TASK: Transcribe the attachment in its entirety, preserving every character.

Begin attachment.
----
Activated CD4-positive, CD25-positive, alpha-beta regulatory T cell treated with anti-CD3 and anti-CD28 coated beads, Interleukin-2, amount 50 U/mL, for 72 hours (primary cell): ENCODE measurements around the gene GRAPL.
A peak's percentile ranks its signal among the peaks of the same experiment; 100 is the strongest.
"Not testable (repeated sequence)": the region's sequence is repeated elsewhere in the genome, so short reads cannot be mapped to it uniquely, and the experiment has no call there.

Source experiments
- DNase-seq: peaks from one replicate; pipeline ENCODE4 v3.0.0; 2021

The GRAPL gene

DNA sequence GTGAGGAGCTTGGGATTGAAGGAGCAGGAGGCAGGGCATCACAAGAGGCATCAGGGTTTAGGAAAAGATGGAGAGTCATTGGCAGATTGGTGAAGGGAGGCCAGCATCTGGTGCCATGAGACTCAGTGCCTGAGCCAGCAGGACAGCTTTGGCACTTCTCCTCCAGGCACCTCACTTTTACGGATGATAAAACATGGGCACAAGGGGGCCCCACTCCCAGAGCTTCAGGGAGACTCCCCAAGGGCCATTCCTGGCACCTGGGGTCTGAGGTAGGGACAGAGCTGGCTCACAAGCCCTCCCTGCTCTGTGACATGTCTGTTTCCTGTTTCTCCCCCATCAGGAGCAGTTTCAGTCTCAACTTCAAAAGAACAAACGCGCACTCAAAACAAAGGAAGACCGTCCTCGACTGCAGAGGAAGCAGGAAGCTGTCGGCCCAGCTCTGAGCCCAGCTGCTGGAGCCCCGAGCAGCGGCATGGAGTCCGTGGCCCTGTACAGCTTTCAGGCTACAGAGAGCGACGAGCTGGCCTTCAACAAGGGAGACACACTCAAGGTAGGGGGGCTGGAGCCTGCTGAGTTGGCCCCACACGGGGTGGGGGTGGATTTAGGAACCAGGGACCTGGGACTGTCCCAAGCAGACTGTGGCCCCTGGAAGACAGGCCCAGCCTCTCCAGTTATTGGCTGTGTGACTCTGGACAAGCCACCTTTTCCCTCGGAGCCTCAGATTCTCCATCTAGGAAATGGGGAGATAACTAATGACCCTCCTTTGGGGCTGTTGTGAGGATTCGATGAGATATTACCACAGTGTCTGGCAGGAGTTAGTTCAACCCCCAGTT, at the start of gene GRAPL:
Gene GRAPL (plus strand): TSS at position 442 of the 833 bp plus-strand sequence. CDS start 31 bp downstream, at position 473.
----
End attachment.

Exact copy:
Activated CD4-positive, CD25-positive, alpha-beta regulatory T cell treated with anti-CD3 and anti-CD28 coated beads, Interleukin-2, amount 50 U/mL, for 72 hours (primary cell): ENCODE measurements around the gene GRAPL.
A peak's percentile ranks its signal among the peaks of the same experiment; 100 is the strongest.
"Not testable (repeated sequence)": the region's sequence is repeated elsewhere in the genome, so short reads cannot be mapped to it uniquely, and the experiment has no call there.

Source experiments
- DNase-seq: peaks from one replicate; pipeline ENCODE4 v3.0.0; 2021

The GRAPL gene

DNA sequence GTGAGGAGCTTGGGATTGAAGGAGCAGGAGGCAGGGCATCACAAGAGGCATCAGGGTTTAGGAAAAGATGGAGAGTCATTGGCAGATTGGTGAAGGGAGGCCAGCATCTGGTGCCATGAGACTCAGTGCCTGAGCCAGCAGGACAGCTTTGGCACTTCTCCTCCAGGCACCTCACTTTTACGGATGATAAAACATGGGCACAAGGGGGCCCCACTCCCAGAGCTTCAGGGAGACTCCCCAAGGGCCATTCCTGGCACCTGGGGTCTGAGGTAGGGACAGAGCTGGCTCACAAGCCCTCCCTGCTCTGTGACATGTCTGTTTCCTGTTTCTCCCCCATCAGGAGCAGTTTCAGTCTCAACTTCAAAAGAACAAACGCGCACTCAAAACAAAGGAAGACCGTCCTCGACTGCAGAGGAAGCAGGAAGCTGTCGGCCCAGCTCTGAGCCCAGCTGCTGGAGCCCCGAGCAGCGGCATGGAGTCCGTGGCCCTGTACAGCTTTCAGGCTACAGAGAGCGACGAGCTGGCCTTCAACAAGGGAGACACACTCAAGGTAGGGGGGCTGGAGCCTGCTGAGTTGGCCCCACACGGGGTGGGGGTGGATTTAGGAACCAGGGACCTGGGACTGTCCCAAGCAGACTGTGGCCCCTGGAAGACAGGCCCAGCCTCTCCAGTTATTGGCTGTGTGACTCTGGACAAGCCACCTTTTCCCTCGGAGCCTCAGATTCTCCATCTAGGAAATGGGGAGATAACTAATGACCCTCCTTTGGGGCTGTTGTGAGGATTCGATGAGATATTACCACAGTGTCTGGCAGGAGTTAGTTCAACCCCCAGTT, at the start of gene GRAPL:
Gene GRAPL (plus strand): TSS at position 442 of the 833 bp plus-strand sequence. CDS start 31 bp downstream, at position 473.